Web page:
I don’t want this post to be a triggering one so I’m not going to go into details about my shifting relationship with food over the years. A post for another time maybe, but for this post I’m just focusing on spreading awareness so here are some facts for you:
- Individuals with autism can be up to 5 times more likely to develop an ED (Eating Disorder) than neurotypicals
- Up to 20-35% of women with anorexia fit the diagnostic criteria for ASD
- Anorexia is the most researched but all eating disorders (bulimia, binge eating, pica, ARFID, and more) occur in people with ASD
- Routines and rituals, interoception factors, and alexithymia can all be factors
- ED treatment designed for non-autistics is ineffective for people with autism so accurate framework is vital for receiving proper treatment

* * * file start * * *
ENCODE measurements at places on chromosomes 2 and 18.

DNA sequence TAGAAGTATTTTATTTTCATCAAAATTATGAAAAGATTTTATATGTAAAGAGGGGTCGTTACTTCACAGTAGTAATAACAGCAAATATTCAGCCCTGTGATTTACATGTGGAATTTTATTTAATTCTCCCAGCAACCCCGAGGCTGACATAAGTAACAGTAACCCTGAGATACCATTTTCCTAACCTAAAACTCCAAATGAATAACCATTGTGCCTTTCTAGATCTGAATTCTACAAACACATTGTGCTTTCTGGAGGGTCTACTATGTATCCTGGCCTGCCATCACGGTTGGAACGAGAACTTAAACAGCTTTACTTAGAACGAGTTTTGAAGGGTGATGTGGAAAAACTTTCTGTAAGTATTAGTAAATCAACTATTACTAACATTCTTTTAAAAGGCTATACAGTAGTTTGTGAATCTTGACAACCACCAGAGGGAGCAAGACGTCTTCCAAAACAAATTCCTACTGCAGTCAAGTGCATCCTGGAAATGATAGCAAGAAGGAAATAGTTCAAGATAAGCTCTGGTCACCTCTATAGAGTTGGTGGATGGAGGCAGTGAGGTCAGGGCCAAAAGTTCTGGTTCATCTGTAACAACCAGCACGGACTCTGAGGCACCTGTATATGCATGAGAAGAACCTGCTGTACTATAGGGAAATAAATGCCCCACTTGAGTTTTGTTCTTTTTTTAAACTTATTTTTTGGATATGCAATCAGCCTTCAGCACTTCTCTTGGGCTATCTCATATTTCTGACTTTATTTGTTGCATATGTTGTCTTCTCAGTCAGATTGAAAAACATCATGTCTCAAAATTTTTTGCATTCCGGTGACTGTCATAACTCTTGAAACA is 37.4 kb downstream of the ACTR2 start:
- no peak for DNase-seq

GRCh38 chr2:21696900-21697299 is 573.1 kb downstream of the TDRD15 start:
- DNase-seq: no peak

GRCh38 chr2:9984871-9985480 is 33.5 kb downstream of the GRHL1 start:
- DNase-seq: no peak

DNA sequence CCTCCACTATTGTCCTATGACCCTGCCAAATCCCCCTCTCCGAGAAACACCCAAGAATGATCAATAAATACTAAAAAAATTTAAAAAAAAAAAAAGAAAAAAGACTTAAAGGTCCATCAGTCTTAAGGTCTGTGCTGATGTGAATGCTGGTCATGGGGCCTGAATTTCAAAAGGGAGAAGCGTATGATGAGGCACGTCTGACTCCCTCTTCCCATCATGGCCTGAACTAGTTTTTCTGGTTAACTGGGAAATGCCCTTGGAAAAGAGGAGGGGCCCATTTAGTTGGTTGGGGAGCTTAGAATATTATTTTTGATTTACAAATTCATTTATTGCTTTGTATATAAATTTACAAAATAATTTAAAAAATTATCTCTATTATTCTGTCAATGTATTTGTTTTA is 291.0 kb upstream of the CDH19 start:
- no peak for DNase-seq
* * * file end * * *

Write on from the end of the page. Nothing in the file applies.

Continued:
ADHD and Eating Disorders
ADHD also contributes to the problematic neurodivergent relationship with food. Notorious for our lack of impulse control, it’s easy to see how that can impact our diet choices. Our brains struggle to follow directions and put together the steps required to do something. We have to make a shopping list because if we don’t we’ll buy things we already have and a bunch of random shit. Then we get home and realize we now have doubles (and occasionally triples) of things and still have nothing to make for dinner. Cooking (and then cleaning) can be overwhelming, especially after a day of trying to function like a human. I’ll confess, there are nights I eat chips for dinner. I maintain it’s better than not eating dinner.